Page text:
21 Tips to Keep You Safe From Fraudstersâ€¦
So, if youâ€™ve decided that you want some professional help, here are my tips for staying away from the many different flavors of ethically challenged operators that prey on homeowners at risk of losing their homesâ€¦
- Go slow, thereâ€™s no rush â€“ Foreclosures today are taking servicers longer than ever, so unless youâ€™ve got a sale date next week or something like thatâ€¦ take your time.Â Donâ€™t let anyone make you feel rushedâ€¦ ever.Â Go slowly and ask lots of questions.Â The answers you get to those questions will often tell you whether youâ€™re making a good or bad choice.
- Donâ€™t get sold â€“ Lawyers that provide legitimate assistance to homeowners know that thereâ€™s no way to know for sure what the servicer is going to doâ€¦ No third party can guarantee or pre-approve a federal Home Affordable Modification Program (HAMP) applicationâ€¦only your lender has the discretion to grant a loan modification.
- No Advance Fees – Avoid anyone attempting to charge you in advance for foreclosure related services.Â In 2010, theÂ FTCâ€™s Mortgage Assistance Relief Services Rule went into effect, which banned advance fees associated with loan modifications, although attorneys are generally exempt from this rule assuming they place such fees in a client trust account.
- Trust but verify â€“ The young man (or woman) youâ€™re talking to will be charming, Iâ€™m quite sure of that.Â He will also sound like he knows everything about preventing foreclosures and is confident he can help you.Â Ask how you can verify that what heâ€™s saying is true.Â Always ask for references.Â Itâ€™s not rude to say that you want to check out what heâ€™s saying before you commit to hiring his firm.Â If he tries to talk you out of doing soâ€¦ walk away.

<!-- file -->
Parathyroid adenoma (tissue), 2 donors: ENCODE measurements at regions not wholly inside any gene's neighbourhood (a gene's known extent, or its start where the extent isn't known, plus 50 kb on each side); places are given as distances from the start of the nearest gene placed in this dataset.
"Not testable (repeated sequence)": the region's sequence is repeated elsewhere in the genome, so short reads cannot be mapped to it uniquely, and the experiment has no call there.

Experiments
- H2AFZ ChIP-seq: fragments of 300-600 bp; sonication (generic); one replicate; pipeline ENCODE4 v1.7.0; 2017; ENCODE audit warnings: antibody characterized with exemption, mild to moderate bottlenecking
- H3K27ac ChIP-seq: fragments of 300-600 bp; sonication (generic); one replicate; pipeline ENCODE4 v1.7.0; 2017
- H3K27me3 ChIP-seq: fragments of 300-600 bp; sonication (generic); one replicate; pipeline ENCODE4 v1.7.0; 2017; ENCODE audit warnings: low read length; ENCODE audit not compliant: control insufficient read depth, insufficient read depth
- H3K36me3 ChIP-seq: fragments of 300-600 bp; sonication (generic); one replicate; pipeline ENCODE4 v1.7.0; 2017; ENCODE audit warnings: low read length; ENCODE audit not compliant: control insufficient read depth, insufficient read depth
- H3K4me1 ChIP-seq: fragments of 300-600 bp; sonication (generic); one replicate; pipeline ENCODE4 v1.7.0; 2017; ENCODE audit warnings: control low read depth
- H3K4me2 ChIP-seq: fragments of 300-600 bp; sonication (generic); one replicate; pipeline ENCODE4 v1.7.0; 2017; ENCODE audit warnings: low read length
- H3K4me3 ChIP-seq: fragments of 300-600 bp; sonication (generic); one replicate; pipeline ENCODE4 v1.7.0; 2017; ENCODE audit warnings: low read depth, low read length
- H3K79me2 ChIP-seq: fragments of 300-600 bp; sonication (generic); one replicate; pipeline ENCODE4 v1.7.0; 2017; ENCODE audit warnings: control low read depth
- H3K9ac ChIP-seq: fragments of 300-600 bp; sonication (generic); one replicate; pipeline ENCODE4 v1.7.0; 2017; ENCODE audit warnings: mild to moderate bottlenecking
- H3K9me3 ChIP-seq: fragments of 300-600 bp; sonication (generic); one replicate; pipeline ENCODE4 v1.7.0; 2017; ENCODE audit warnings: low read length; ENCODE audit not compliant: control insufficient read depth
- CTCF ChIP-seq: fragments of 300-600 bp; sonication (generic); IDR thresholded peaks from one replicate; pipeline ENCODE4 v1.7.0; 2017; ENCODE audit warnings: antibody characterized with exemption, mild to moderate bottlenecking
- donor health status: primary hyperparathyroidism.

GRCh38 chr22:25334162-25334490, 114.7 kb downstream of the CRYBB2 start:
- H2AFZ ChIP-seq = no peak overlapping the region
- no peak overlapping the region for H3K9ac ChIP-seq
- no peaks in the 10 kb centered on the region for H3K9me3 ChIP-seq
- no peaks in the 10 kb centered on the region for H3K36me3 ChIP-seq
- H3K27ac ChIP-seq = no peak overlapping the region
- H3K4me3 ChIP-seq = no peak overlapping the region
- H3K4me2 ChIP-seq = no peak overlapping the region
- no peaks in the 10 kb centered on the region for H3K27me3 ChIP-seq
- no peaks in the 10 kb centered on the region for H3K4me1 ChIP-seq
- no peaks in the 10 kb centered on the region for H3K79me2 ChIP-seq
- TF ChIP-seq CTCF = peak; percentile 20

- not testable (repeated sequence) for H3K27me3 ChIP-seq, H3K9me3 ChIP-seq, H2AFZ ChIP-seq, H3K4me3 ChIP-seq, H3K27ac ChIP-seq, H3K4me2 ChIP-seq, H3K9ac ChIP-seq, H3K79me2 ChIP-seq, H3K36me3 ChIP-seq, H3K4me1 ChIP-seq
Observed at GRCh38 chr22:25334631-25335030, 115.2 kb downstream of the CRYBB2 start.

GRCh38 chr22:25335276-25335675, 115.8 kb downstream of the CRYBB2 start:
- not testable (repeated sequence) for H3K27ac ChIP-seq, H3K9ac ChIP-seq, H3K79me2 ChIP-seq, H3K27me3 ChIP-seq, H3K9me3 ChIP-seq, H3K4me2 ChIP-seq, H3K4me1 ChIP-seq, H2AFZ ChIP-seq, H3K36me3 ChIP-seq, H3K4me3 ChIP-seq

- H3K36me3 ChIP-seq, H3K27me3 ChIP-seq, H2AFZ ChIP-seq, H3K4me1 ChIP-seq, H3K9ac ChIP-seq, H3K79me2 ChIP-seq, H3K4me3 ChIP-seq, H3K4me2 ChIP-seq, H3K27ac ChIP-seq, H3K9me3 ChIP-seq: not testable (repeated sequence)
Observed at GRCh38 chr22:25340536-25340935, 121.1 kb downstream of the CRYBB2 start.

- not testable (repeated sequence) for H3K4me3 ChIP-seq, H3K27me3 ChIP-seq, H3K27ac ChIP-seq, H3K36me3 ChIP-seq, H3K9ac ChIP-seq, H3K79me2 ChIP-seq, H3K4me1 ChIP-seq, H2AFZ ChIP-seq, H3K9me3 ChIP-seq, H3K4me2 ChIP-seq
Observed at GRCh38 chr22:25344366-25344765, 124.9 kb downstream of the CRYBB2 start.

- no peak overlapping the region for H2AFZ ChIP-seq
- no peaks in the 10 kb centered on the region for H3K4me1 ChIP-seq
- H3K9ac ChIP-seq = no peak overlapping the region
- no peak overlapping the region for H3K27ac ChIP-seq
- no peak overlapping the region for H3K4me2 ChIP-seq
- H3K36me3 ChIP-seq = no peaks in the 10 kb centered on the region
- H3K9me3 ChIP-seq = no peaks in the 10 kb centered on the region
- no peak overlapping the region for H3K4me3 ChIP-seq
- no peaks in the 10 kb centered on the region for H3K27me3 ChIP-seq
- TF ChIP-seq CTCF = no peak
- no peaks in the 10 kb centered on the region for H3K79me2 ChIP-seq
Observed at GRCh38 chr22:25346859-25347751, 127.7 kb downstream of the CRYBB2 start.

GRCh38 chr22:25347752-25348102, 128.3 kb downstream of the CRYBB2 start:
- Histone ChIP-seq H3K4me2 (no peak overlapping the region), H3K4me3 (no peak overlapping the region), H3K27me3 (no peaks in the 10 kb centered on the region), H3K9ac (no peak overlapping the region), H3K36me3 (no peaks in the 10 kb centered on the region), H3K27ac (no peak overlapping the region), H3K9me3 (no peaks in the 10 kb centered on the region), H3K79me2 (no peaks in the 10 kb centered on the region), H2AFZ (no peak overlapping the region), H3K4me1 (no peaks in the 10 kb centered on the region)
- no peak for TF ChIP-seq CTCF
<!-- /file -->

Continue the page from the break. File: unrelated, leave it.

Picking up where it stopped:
- A second opinion – Checking with more than one lawyer to verify that what you heard is correct, or just to see whether another lawyer has a different approach is just good business.Â Itâ€™s called getting a second opinion and thereâ€™s nothing wrong with telling the person your talking to that you want one.Â If he or she is legitimate and ethical, they wonâ€™t mind at all, and often will be able to refer you to one of their peers.
- Educate yourself â€“ Thereâ€™s just no substitute for education.Â Read up on the foreclosure crisis as much as you can, and keep up with whatâ€™s happening at least once a week.Â Your level of knowledge can protect you more than anything else.Â If you stay up with the news and latest developments, itâ€™s much harder to tell you something thatâ€™s not true.
- Suing your bank â€“ Stay away from offers to participate in class action or mass joinder lawsuits that claim will help save your home.Â If someone is telling you that you should sue your bank, ask how many lawsuits such as the one theyâ€™re proposing have been won versus lost in your state.Â Ask for case numbers of successful cases.Â Then always get a second opinion from another lawyer. Â And know thisâ€¦ suing a large financial institution is never easy, fast or inexpensive.Â So, if someone says theyâ€™ll sue JPMorgan Chase for five grand, walk away.